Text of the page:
Senator Bragg,

Thank you for the opportunity for Zip Co Ltd to make this submission to the Senate Select Committee on Financial Technology and Regulatory Technology.

The submission has been structured to provide your committee with background on Zip specifically, and information on the wider Buy Now Pay Later (BNPL) sector.

We have then laid out issues pertinent to Zip, for the committee’s consideration.

Who is Zip?

Zip Co Limited (Zip) is an ASX-listed company and a leading player in the digital retail finance and payments industry. Zip offers point-of-sale credit and digital payment services to the retail, education, health, home improvement and travel industries. It operates under the Zip Pay, Zip Money and Pocketbook brands. Zip has a presence in Australia, New Zealand, the United Kingdom, the United States and South Africa.

Zip is focused on offering transparent, responsible and fairly-priced consumer products, and breaking the mould of unfair and complex traditional credit products that rely heavily on interest. Its platform is entirely digital and leverages big data in its proprietary fraud and credit decisioning technology to deliver real-time consumer responses.

Zip is managed by a team with over 50 years’ experience in retail finance and payments and (in Australia) is a licensed and regulated credit provider. Zip listed on the ASX in 2015 and now has around 330 staff – and growing.

How Zip Works

Zip offers consumers a line of credit. Repayments can be adjusted to suit an individual’s needs, allowing them to pay at their own pace, interest free. To sign up securely and quickly, users complete an online application. Identification, bank and credit checks are conducted on every application using Zip’s proprietary decisioning software, with the result of the application provided to the consumer in real time.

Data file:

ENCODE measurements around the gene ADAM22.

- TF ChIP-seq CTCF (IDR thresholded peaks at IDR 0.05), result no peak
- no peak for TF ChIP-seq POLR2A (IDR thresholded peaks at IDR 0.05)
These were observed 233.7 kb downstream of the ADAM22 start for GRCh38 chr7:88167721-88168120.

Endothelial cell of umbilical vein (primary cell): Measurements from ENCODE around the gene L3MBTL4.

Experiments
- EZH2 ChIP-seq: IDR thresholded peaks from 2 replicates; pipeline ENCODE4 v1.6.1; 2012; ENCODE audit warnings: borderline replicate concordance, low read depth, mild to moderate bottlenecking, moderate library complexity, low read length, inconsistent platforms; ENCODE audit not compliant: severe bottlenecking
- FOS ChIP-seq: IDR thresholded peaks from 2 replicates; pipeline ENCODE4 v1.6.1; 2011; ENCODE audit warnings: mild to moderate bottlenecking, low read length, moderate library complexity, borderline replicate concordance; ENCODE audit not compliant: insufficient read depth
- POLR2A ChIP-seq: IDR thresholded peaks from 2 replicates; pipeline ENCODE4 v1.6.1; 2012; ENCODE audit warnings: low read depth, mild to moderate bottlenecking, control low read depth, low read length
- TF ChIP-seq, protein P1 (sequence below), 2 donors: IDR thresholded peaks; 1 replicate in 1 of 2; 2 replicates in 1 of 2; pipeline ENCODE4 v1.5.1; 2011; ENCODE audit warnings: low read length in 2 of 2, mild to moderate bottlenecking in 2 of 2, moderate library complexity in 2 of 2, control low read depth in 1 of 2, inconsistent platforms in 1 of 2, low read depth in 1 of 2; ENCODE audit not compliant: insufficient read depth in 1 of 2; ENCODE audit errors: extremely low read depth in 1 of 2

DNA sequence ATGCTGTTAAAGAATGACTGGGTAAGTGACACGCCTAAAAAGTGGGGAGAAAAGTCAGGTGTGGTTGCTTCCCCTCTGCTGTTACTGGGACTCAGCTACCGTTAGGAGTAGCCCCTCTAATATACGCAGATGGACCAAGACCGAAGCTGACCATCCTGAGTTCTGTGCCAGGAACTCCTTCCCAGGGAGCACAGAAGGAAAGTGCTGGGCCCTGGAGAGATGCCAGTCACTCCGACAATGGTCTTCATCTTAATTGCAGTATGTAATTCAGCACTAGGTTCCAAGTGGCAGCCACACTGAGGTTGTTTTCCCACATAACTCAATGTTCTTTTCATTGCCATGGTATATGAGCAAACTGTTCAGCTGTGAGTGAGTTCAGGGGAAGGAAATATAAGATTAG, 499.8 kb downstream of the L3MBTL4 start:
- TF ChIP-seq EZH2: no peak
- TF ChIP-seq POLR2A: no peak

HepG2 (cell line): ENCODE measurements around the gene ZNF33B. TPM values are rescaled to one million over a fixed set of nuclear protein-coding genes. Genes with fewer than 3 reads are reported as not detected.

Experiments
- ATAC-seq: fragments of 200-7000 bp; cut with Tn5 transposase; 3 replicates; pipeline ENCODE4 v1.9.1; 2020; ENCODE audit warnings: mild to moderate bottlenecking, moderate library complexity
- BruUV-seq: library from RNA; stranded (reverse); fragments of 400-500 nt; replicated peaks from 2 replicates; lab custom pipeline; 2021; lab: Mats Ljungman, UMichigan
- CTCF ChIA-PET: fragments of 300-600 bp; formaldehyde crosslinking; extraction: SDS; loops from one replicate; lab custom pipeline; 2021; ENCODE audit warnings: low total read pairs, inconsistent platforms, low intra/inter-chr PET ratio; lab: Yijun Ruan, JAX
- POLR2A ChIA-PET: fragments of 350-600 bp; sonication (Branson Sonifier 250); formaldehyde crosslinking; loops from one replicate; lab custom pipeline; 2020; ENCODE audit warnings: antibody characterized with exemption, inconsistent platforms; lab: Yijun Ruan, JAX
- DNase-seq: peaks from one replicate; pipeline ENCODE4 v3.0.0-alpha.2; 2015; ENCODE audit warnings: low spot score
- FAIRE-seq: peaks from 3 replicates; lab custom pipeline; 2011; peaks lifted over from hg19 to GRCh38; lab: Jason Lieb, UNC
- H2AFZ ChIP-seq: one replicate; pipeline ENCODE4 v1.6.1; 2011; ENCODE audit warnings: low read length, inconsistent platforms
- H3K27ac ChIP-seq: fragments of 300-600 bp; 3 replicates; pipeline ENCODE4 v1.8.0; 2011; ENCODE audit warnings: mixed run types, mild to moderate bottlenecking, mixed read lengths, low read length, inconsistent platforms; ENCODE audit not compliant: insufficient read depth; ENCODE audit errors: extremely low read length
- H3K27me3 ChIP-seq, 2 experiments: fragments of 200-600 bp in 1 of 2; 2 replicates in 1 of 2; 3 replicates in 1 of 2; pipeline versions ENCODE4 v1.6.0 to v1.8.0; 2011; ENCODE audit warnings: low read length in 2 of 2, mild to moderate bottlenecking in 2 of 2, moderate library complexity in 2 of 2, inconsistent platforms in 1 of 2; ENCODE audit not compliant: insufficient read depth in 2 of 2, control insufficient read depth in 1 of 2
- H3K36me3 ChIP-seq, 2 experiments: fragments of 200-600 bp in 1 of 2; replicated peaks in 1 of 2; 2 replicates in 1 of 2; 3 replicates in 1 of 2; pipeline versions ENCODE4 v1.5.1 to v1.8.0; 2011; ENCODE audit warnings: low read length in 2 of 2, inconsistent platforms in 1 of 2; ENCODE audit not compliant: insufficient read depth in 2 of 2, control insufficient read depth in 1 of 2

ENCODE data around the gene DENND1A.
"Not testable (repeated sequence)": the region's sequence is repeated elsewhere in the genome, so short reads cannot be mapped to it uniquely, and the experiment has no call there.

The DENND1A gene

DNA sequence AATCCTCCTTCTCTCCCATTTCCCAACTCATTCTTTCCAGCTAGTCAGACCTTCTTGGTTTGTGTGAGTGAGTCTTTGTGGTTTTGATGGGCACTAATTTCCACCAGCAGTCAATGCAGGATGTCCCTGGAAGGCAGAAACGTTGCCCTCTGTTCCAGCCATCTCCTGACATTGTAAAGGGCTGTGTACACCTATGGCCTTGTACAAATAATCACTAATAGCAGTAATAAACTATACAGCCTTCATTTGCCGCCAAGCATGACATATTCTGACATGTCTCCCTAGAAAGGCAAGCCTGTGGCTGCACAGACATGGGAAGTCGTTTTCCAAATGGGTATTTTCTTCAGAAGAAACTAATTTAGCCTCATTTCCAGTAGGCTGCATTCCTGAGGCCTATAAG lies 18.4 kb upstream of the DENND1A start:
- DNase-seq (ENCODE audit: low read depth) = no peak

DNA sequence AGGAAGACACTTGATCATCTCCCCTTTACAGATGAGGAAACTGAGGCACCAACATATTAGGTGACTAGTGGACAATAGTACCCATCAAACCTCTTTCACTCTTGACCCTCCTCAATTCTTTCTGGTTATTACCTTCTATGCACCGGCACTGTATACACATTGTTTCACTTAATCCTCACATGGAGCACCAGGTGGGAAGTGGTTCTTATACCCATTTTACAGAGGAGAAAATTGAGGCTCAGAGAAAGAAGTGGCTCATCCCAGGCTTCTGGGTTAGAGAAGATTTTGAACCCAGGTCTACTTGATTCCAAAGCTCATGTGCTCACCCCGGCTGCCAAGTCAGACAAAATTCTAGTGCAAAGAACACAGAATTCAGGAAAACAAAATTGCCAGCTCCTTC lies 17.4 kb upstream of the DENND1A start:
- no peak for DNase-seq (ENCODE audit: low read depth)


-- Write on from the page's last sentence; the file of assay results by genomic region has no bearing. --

• Zip Pay offers an interest-free line of credit up to $1,500 for smaller, everyday purchases; and
  • Zip Money offers a line of credit up to $30,000 with interest-free periods on every purchase (between 3 and 48 months).

Zip’s business model is based on five key principles:

  1. Interest-free terms, flexible repayments and simple and transparent fees;
  2. Significant investment in decisioning technology and data science;
  • Credit and identification checks for all applicants;
  1. A revenue model that does not rely on customers falling behind. In fact, only one in 100 Zip customers are late in any given month, compared with one in six for credit card customers that struggle with repayments; and
  2. Being paired with financial management tools to encourage responsible

Zip History & Key Personnel 

Zip was founded in 2013 by Larry Diamond and Peter Gray. Larry has 19 years’ experience in retail technology and investment banking at Pacific Brands, Macquarie Capital and Deutsche Bank. Peter has 25 years’ experience in the consumer and retail finance industry and is an operations and consumer credit expert.